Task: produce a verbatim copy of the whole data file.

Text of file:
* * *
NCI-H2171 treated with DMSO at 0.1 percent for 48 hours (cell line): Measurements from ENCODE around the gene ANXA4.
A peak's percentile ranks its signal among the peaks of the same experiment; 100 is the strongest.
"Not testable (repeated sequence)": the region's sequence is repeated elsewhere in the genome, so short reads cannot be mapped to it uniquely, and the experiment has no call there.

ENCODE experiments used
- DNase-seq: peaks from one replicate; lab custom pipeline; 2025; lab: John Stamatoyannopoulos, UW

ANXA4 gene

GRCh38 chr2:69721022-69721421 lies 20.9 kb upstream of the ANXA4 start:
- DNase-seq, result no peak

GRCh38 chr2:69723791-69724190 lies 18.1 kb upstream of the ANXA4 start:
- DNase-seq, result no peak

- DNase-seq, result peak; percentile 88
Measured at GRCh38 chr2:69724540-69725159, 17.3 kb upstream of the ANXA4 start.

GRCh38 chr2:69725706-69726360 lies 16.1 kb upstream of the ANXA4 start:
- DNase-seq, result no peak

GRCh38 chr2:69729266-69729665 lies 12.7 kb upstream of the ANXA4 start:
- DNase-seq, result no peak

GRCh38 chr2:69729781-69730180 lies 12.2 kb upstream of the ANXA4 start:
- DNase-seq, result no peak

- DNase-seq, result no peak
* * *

NCI-H2171 treated with DMSO at 0.1 percent for 48 hours (cell line): Measurements from ENCODE around the gene ANXA4.
A peak's percentile ranks its signal among the peaks of the same experiment; 100 is the strongest.
"Not testable (repeated sequence)": the region's sequence is repeated elsewhere in the genome, so short reads cannot be mapped to it uniquely, and the experiment has no call there.

ENCODE experiments used
- DNase-seq: peaks from one replicate; lab custom pipeline; 2025; lab: John Stamatoyannopoulos, UW

ANXA4 gene

GRCh38 chr2:69721022-69721421 lies 20.9 kb upstream of the ANXA4 start:
- DNase-seq, result no peak

GRCh38 chr2:69723791-69724190 lies 18.1 kb upstream of the ANXA4 start:
- DNase-seq, result no peak

- DNase-seq, result peak; percentile 88
Measured at GRCh38 chr2:69724540-69725159, 17.3 kb upstream of the ANXA4 start.

GRCh38 chr2:69725706-69726360 lies 16.1 kb upstream of the ANXA4 start:
- DNase-seq, result no peak

GRCh38 chr2:69729266-69729665 lies 12.7 kb upstream of the ANXA4 start:
- DNase-seq, result no peak

GRCh38 chr2:69729781-69730180 lies 12.2 kb upstream of the ANXA4 start:
- DNase-seq, result no peak

- DNase-seq, result no peak